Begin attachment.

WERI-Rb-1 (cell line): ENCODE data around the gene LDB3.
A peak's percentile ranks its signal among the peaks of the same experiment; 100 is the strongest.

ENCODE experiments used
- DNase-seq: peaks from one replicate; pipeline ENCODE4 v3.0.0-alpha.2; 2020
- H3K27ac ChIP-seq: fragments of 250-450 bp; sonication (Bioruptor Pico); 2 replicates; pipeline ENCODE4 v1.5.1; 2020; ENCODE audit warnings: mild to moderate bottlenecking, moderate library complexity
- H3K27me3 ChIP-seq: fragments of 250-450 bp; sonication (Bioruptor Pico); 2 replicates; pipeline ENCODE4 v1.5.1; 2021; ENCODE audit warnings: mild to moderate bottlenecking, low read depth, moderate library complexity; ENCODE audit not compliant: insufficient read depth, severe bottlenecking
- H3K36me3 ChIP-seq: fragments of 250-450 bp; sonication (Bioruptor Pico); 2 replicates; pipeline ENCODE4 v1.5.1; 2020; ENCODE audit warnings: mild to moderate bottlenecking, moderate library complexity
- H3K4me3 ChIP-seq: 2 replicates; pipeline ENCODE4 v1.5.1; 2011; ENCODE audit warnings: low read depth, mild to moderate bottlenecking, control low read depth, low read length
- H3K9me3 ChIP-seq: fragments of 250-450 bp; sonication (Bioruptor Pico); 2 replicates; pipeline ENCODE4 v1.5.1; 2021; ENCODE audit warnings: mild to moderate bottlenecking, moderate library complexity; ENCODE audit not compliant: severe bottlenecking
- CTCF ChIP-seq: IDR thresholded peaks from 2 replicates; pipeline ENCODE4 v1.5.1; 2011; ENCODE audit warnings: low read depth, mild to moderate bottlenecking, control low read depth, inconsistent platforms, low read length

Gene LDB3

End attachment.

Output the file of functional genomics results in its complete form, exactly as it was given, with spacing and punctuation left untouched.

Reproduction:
WERI-Rb-1 (cell line): ENCODE data around the gene LDB3.
A peak's percentile ranks its signal among the peaks of the same experiment; 100 is the strongest.

ENCODE experiments used
- DNase-seq: peaks from one replicate; pipeline ENCODE4 v3.0.0-alpha.2; 2020
- H3K27ac ChIP-seq: fragments of 250-450 bp; sonication (Bioruptor Pico); 2 replicates; pipeline ENCODE4 v1.5.1; 2020; ENCODE audit warnings: mild to moderate bottlenecking, moderate library complexity
- H3K27me3 ChIP-seq: fragments of 250-450 bp; sonication (Bioruptor Pico); 2 replicates; pipeline ENCODE4 v1.5.1; 2021; ENCODE audit warnings: mild to moderate bottlenecking, low read depth, moderate library complexity; ENCODE audit not compliant: insufficient read depth, severe bottlenecking
- H3K36me3 ChIP-seq: fragments of 250-450 bp; sonication (Bioruptor Pico); 2 replicates; pipeline ENCODE4 v1.5.1; 2020; ENCODE audit warnings: mild to moderate bottlenecking, moderate library complexity
- H3K4me3 ChIP-seq: 2 replicates; pipeline ENCODE4 v1.5.1; 2011; ENCODE audit warnings: low read depth, mild to moderate bottlenecking, control low read depth, low read length
- H3K9me3 ChIP-seq: fragments of 250-450 bp; sonication (Bioruptor Pico); 2 replicates; pipeline ENCODE4 v1.5.1; 2021; ENCODE audit warnings: mild to moderate bottlenecking, moderate library complexity; ENCODE audit not compliant: severe bottlenecking
- CTCF ChIP-seq: IDR thresholded peaks from 2 replicates; pipeline ENCODE4 v1.5.1; 2011; ENCODE audit warnings: low read depth, mild to moderate bottlenecking, control low read depth, inconsistent platforms, low read length

Gene LDB3